Many matches have been played in the FIFA World Cup history. But, one match stands apart for many reasons. It was the match played between Germany and Italy in the 2006 World Cup. This unforgettable match occurred during the semi-finals.


Azzurri’s run in the WC shocked many. No one was considering Italy to be amongst the favourites for the title. Italians were morally down due to the infamous Serie A’s fixing scandal – ‘Calciopoli’.


Before the semi-finals, the Italian had conceded only 1 goal (an own goal by Christina Zaccardo) in 5 games. Germans were in superb form.  


In the first 90 minutes, both teams had their chances. Pirlo’s 24th-minute free-kick eluded both Luca Toni and Marco Materazzi by a fraction. Buffon had to rush to stop the advancing of Miroslav Klose. He also saved the shot of Podolski from a close range. Michael Ballack missed a free-kick. Neither of the teams could capitalize on their chances and the match remained goalless during the regular time. 


It was in the extra period that the game truly came to life. The Italians were famed for a defensive game. Surprisingly, they adopted an attacking approach in extra time. Azzurri was aware that the Germans had a brilliant record at penalty shootouts. Die Mannschaft was on the streak of five shootout wins on the trot.


For the much improved Italians substitutes, Alberto Gilardino and Gianluca Zambrotta hit the woodwork. Del Piero squandered a shooting chance from the edge of the box. Lehman had to make a diving save for effort of Andreas Pirlo. DFB –Elf also responded. Podolski missed a header and forced Gianluigi Buffon to perform a brilliant one-handed save. They kept the pace of the game in check. The Germans were slowly drifting the game towards shootouts, aware of their superiority there.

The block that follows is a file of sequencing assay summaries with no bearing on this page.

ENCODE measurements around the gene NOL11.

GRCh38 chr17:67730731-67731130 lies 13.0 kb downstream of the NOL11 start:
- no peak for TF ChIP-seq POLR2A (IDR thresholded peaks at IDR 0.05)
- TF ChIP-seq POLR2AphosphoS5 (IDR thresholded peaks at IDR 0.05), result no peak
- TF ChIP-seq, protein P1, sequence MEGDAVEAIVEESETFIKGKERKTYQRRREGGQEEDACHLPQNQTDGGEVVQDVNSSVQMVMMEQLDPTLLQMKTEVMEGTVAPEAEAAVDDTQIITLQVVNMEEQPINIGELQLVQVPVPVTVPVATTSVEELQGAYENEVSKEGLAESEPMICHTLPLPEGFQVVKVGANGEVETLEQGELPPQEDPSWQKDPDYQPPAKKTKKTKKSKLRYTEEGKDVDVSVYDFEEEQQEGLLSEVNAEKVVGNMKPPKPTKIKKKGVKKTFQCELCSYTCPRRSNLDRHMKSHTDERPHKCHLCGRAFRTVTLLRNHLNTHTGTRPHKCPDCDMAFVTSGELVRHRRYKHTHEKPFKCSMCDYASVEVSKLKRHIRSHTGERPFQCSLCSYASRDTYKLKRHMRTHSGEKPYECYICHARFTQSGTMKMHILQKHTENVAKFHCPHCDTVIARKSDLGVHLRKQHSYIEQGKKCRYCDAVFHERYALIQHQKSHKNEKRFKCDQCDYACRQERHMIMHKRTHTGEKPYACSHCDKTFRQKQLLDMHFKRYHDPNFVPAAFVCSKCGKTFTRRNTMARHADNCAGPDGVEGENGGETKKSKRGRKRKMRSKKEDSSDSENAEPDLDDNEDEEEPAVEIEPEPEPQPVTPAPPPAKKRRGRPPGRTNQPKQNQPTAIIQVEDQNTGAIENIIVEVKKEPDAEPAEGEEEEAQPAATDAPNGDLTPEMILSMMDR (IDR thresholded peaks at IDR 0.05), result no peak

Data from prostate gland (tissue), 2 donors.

But Pirlo still had time to have his say. The Italians were pushing forward. In 119th minute, he threaded the ball to Grosso. His first-time shot gave Lehmann no chance. The ball was inside the net. All the Italians erupted in joy. All the German supporters inside Iduna Park were stunned. 

In desperation, Jurgen Klinsmann’s side moved ahead in search of an equalizer. The match had moved into the last minute. Gilardino found the ball. He rolled it to Del Piero. With a clinical touch, he chipped the ball into the corner of the net. Lehman could hopelessly see it moving towards ending all German hopes. 2-0 was the score and the time was up. 

The final whistle evoked contrasting emotions. The Germans were left bereft as their dream of lifting the world cup on home soil came to a heart-breaking end. There were tears among German players and fans. The Italians were singing and dancing.   


Italy’s 4-2-3-1 proved effective. Pirlo and Gattuso had continued to release attacking moves from the midfield. The Germans could not break the nucleus of this Italian pair. In the end, the Blues were the deserving winners. 

The 2006 World cup still holds a special place in the heart of Italian soccer lovers around the world. Since the time of Hitler, the German team had never lost in Dortmund. All the Italian players in the 2006 squad were part of Serie A clubs. The top scorers were Marco Materazzi and Loca Toni. Both scored two goals each. In all, there were ten different scorers for the eventual world cup champion. It reflected the true team spirit. Marcello Lippi became the first coach to win both, the UEFA Champions League and the World Cup. 


 Later, they went on to lift the World Cup for the fourth time.


Stay Rackonnected and learn more about sports.

Follow us on Facebook, Instagram to join our community of sports lovers.